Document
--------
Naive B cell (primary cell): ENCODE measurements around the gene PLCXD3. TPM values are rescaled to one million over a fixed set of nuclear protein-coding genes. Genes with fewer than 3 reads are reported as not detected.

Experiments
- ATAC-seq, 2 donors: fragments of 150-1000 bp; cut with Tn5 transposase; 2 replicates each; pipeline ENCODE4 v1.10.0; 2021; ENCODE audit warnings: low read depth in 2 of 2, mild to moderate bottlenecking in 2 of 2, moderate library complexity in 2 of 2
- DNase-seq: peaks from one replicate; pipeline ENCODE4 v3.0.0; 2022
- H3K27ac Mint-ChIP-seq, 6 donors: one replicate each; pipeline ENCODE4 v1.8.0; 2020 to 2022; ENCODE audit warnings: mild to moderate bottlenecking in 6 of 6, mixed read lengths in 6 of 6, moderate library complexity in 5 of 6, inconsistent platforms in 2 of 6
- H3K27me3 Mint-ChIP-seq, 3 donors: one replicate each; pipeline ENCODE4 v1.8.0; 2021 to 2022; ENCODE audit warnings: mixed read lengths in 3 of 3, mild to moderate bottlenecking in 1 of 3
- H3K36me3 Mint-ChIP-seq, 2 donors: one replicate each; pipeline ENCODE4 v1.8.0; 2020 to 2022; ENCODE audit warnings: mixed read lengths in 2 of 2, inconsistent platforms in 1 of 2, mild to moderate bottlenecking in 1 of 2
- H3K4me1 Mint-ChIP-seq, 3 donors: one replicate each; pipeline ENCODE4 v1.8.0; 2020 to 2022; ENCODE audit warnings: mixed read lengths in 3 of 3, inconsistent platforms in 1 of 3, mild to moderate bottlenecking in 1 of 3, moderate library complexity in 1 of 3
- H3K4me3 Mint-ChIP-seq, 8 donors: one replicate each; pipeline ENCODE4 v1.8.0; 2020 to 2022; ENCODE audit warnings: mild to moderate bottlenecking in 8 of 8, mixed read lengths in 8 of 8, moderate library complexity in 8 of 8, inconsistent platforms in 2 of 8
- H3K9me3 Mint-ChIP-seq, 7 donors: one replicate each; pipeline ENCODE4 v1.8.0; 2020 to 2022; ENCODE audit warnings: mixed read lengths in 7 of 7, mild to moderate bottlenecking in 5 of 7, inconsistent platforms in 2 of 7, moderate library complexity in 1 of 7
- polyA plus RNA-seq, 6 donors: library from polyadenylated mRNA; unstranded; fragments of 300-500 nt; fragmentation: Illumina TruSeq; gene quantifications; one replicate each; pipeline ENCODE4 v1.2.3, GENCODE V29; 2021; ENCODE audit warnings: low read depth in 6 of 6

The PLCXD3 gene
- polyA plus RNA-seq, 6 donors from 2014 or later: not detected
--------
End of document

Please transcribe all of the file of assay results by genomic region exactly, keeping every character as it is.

Naive B cell (primary cell): ENCODE measurements around the gene PLCXD3. TPM values are rescaled to one million over a fixed set of nuclear protein-coding genes. Genes with fewer than 3 reads are reported as not detected.

Experiments
- ATAC-seq, 2 donors: fragments of 150-1000 bp; cut with Tn5 transposase; 2 replicates each; pipeline ENCODE4 v1.10.0; 2021; ENCODE audit warnings: low read depth in 2 of 2, mild to moderate bottlenecking in 2 of 2, moderate library complexity in 2 of 2
- DNase-seq: peaks from one replicate; pipeline ENCODE4 v3.0.0; 2022
- H3K27ac Mint-ChIP-seq, 6 donors: one replicate each; pipeline ENCODE4 v1.8.0; 2020 to 2022; ENCODE audit warnings: mild to moderate bottlenecking in 6 of 6, mixed read lengths in 6 of 6, moderate library complexity in 5 of 6, inconsistent platforms in 2 of 6
- H3K27me3 Mint-ChIP-seq, 3 donors: one replicate each; pipeline ENCODE4 v1.8.0; 2021 to 2022; ENCODE audit warnings: mixed read lengths in 3 of 3, mild to moderate bottlenecking in 1 of 3
- H3K36me3 Mint-ChIP-seq, 2 donors: one replicate each; pipeline ENCODE4 v1.8.0; 2020 to 2022; ENCODE audit warnings: mixed read lengths in 2 of 2, inconsistent platforms in 1 of 2, mild to moderate bottlenecking in 1 of 2
- H3K4me1 Mint-ChIP-seq, 3 donors: one replicate each; pipeline ENCODE4 v1.8.0; 2020 to 2022; ENCODE audit warnings: mixed read lengths in 3 of 3, inconsistent platforms in 1 of 3, mild to moderate bottlenecking in 1 of 3, moderate library complexity in 1 of 3
- H3K4me3 Mint-ChIP-seq, 8 donors: one replicate each; pipeline ENCODE4 v1.8.0; 2020 to 2022; ENCODE audit warnings: mild to moderate bottlenecking in 8 of 8, mixed read lengths in 8 of 8, moderate library complexity in 8 of 8, inconsistent platforms in 2 of 8
- H3K9me3 Mint-ChIP-seq, 7 donors: one replicate each; pipeline ENCODE4 v1.8.0; 2020 to 2022; ENCODE audit warnings: mixed read lengths in 7 of 7, mild to moderate bottlenecking in 5 of 7, inconsistent platforms in 2 of 7, moderate library complexity in 1 of 7
- polyA plus RNA-seq, 6 donors: library from polyadenylated mRNA; unstranded; fragments of 300-500 nt; fragmentation: Illumina TruSeq; gene quantifications; one replicate each; pipeline ENCODE4 v1.2.3, GENCODE V29; 2021; ENCODE audit warnings: low read depth in 6 of 6

The PLCXD3 gene
- polyA plus RNA-seq, 6 donors from 2014 or later: not detected